The U.S.-Mexican War and
    the Peoples of the Year 2000

Conflicts of 1846-48:

Officers Capitulate on Terms:  Ampudia and Taylor


Inputs from the Politics of Today  

Inputs from History 

  • Population & Rebellion 

  • Deluded White Chieftains 

  • Conflicts of 1846-48:  
  • Opening Attack on Indigenous Life
  • A Border World Rebels
  • Officers Capitulate: Ampudia and Taylor
  • A Note on Strategy
  • A Note on Severed Heads
  • Leader within Walls:  Santa Anna
  • Generals for Social Order
  • The Sorting of Identities
  • The Future of New/Old Nations 
    People who are fighting each other in war may still accept the idea that they belong to a single, "civilized," international or transnational society.  This was true even within the bitterness of the U.S.-Mexican War.  It was notably true for two generals whom their governments censured for agreeing on a local cease-fire:  Pedro de Ampudia and Zachary Taylor. 

    While both generals understood something of the complexity of the strategic situation, they acted simply. Taylor led U.S. troops across the Río Grande, to attack Monterrey, capital of the state of Nuevo León.  Ampudia, commanding the defenders, held out for a few days, then offered to capitulate -- that is, to give up the city on specified terms that would prefer the integrity and honor of his force.  Taylor at first demanded a simple surrender, then conceded the capitulation.  All the Mexican forces would be allowed to withdraw, beyond a line drawn south and west of the city. They would keep their arms, except for some artillery pieces. 

    When Ampudia delivered the city of Monterrey to Taylor, the two generals were acting according to the standards of one kind of cooperative society, operating at command level, managed by men who were not very gentle or sophisticated, and who wished that they could cut down all kinds of opposition:  from their own soldiers, from indigenous peoples, and also from the ordinary or selfish interests of local landowner society. 

    "el honor militar, que en cierta manera es común a todos los Ejércitos del mundo civilizado"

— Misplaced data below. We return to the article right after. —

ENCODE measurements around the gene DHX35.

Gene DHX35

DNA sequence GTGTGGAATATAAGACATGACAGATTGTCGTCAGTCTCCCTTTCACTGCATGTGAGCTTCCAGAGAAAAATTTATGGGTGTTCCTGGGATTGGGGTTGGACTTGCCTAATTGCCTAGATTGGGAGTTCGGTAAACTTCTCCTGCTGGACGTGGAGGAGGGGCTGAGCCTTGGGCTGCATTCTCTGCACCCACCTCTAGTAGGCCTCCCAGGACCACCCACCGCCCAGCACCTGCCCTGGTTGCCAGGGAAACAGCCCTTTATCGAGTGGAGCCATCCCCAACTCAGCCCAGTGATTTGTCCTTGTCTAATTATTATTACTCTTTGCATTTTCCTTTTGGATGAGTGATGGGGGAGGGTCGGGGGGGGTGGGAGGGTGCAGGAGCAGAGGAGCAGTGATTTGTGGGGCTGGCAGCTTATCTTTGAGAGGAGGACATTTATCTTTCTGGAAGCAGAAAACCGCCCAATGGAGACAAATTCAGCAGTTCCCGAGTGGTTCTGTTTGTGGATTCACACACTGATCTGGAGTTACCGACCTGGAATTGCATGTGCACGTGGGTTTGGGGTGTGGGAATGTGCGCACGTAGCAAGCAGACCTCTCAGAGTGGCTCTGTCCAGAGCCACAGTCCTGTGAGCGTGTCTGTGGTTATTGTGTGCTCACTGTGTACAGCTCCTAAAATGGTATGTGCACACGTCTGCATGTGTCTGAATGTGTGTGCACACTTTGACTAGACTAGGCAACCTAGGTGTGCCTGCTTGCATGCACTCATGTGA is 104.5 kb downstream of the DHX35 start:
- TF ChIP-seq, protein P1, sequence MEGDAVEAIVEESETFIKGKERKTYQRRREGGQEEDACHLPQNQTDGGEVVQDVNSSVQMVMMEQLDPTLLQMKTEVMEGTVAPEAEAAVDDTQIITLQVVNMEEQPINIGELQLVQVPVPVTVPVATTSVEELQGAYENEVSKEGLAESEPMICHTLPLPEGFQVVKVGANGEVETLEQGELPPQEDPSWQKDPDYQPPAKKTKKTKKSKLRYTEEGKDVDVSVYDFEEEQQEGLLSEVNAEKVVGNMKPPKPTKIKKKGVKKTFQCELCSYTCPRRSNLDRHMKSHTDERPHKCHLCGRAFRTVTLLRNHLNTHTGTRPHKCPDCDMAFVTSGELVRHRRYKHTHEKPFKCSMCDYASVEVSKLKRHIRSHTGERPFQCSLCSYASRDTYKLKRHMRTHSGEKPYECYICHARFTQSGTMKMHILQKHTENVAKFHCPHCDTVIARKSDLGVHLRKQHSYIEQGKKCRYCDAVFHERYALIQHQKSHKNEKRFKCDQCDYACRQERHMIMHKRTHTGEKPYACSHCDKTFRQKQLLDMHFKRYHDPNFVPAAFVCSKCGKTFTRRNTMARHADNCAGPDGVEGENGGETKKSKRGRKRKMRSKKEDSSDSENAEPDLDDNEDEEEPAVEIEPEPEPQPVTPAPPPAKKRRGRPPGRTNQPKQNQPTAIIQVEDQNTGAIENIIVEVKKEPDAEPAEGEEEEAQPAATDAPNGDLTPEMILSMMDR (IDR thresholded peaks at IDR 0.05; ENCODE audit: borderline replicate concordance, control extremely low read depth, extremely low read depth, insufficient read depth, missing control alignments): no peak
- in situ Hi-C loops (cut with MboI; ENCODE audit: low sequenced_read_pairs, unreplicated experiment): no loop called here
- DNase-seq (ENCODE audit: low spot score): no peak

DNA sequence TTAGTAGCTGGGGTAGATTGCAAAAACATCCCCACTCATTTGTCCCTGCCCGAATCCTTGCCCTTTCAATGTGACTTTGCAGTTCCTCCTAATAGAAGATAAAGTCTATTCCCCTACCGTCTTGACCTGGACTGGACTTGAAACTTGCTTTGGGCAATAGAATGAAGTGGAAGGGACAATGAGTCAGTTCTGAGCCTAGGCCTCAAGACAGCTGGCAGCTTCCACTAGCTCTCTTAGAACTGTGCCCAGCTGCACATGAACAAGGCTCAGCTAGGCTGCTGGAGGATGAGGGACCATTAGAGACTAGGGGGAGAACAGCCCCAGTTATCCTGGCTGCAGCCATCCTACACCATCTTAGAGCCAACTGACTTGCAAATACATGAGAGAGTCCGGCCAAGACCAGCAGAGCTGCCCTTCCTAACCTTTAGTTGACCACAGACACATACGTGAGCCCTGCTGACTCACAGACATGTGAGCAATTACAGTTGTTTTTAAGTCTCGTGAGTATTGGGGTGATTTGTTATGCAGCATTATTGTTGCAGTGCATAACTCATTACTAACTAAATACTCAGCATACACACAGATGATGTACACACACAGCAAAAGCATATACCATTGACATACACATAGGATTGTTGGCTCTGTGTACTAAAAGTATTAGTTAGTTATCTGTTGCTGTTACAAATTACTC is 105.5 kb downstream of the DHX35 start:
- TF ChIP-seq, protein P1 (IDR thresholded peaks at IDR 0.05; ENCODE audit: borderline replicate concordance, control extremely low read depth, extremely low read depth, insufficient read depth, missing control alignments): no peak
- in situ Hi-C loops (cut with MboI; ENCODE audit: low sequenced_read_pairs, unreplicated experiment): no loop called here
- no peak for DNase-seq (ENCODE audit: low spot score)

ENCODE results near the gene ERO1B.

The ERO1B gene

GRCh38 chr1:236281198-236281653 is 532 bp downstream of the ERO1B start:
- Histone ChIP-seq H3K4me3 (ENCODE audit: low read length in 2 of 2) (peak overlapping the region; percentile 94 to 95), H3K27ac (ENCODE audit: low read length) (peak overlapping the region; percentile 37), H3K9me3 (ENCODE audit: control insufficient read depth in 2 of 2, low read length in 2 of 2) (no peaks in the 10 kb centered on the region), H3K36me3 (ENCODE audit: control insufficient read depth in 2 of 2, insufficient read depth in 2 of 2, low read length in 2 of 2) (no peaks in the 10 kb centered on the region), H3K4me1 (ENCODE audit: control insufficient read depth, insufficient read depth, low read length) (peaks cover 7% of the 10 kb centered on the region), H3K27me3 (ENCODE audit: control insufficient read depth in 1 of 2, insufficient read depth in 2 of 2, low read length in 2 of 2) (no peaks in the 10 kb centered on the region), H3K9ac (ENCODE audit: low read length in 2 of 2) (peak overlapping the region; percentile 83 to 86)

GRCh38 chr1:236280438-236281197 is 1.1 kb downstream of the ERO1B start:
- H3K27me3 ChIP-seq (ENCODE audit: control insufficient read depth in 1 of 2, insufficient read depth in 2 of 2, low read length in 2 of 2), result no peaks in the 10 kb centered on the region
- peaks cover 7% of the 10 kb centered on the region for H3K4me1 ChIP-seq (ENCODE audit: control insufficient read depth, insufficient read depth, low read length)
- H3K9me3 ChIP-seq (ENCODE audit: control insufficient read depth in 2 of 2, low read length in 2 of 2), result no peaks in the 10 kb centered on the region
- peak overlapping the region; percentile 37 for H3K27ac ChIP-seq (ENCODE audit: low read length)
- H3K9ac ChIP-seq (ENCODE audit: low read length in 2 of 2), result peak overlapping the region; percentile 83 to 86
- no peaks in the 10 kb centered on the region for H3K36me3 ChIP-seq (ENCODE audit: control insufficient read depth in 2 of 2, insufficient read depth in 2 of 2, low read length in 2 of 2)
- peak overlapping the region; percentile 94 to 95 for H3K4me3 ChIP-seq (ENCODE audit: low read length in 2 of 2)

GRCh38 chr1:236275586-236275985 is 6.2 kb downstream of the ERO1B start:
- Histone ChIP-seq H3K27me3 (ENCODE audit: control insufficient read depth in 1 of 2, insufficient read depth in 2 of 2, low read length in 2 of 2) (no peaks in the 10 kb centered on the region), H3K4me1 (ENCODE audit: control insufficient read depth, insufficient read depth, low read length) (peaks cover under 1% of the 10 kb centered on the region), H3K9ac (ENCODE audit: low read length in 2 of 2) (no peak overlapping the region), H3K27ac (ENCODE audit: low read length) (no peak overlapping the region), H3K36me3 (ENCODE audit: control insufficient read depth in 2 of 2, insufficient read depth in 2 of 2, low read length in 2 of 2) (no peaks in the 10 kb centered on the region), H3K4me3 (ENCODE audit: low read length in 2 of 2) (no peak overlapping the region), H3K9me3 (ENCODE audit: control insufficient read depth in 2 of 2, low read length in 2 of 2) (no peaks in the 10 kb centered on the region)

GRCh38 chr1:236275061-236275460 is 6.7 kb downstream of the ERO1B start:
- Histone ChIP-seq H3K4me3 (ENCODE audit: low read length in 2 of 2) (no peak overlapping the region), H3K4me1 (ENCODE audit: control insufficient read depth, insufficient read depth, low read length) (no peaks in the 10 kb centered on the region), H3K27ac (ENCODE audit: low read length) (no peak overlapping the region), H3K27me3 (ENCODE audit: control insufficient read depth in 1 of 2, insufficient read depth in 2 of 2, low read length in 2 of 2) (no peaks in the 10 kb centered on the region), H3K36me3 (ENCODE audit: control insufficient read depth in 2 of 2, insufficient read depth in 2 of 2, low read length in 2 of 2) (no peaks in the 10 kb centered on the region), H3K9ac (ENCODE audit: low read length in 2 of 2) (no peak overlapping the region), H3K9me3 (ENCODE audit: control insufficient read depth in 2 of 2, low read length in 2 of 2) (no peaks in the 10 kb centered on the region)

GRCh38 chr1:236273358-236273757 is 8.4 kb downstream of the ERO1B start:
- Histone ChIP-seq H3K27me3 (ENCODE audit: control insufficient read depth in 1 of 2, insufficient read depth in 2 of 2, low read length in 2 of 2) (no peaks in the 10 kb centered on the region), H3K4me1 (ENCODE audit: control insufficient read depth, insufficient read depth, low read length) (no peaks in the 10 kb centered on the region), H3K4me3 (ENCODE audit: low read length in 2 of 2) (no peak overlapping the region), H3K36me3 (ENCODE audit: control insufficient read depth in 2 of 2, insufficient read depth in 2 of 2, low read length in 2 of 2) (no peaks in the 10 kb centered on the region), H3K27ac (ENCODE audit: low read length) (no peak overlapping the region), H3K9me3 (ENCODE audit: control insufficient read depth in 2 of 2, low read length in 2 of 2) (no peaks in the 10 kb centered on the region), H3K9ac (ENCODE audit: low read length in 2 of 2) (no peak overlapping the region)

("military honor, which in some sense is common to all the Armies of the civilized world")
    -- Pedro Ampudia to Zachary Taylor, Monterrey, 23 September 1846
    Ampudia, in communications both to his own government and to Taylor, justified the capitulation on the grounds that he was preserving military "honor."  To his own superiors, he added the practical point that he was preserving his forces intact to fight again on another day -- which both they and he in fact did.

    Later, when each general was censured by his own government for having failed, the critics did not condemn their man for having fought too gently, but for having fought to no desired end. Ampudia's superior Santa Anna, the president-general of Mexico, lambasted him for defending Monterrey at all, risking battle at a place where he could not win. Polk, when he condemned Taylor, talked policy, not tactics: Taylor was guilty of disloyalty to the administration, not of reluctance to fight. Later, when Taylor came close to suffering defeat at Buena Vista, Polk criticized Taylor for having risked a forward position, much in the same terms that Santa Anna used to damn Ampudia.

    In any world defined according to national sovereignties, Polk was opposed to Santa Anna, and Taylor to Ampudia.  In any world judged by the social purposes of its leaders, the lines must be drawn differently.  Already in 1846, across the North American continent, steps were being taken that brought together like-minded leaders from supposedly opposed nations.  Each cluster of the like-minded might become part of a single sector in the transnational, globalized world that would emerge a century later.

    Polk and Santa Anna were collaborators in the goal of devoting that world to the interest of individualistic operators -- very much as special interests would later find clauses for themselves within the frame of the North American Free Trade Agreement.

    Taylor and Ampudia were collaborators in a different sector of that world:  military men, rather disconnected from local society, yet dealing with that society under conditions that provoked them to rage.

    Neither Ampudia nor Taylor inspired much confidence in their executive skills.  Certainly Taylor was never the finished professional officer that was his U.S. rival Winfield Scott.  But both Taylor and Scott belonged to a party, the Whig, that stood for some kind of planning beyond local interests.

    The two presidents shared one vision of the war. Taylor and Ampudia shared a very different one. It was a conflict between advantage and honor, between cynical calculation and quick anger, between ordinary policy and a belief that proper officers could come to an understanding across the gulf between nations.

    The Transnational Frame
    James Knox Polk Zachary Taylor
    Antonio López de Santa Anna Pedro de Ampudia


  • K. Jack Bauer, Zachary Taylor: Soldier, Planter, Statesman of the Old Southwest  (1985)
  • Diccionario Porrua: "Ampudia, Pedro"
  • Miguel Angel González Quiroga, "Nuevo León ante la invasión norteamericana," in Laura Herrera Serna, coord., México en guerra (1846-1848) Perspectivas regionales (1997)
  • Miguel Angel González Quiroga, "Nuevo León ocupado," in Josefina Zoraida Vázquez, coord., México al tiempo de su guerra con Estados Unidos (1846-1848) (1997)

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